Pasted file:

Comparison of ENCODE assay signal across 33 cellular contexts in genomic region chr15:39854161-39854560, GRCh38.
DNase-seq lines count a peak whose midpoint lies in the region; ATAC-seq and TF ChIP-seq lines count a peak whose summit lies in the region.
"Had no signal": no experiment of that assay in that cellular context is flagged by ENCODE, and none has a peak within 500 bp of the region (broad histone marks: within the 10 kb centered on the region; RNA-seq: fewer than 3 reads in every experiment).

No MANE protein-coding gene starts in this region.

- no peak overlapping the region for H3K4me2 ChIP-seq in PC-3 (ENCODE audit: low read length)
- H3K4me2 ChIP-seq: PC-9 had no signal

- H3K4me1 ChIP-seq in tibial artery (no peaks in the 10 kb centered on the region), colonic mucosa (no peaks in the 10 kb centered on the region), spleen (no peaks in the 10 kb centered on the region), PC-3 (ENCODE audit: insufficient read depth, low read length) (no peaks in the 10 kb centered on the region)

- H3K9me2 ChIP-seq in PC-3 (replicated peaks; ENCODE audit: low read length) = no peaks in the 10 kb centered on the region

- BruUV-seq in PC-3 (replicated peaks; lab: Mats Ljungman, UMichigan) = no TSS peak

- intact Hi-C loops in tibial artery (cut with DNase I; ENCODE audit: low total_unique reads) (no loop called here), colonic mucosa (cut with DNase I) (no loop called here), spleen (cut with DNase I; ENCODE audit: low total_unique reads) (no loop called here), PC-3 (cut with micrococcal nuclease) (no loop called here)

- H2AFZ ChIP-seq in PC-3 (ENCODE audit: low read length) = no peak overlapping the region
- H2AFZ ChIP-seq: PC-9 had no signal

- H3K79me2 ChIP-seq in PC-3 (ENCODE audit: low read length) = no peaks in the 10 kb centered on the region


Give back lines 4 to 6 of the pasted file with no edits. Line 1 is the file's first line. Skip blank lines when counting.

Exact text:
No MANE protein-coding gene starts in this region.

- no peak overlapping the region for H3K4me2 ChIP-seq in PC-3 (ENCODE audit: low read length)
- H3K4me2 ChIP-seq: PC-9 had no signal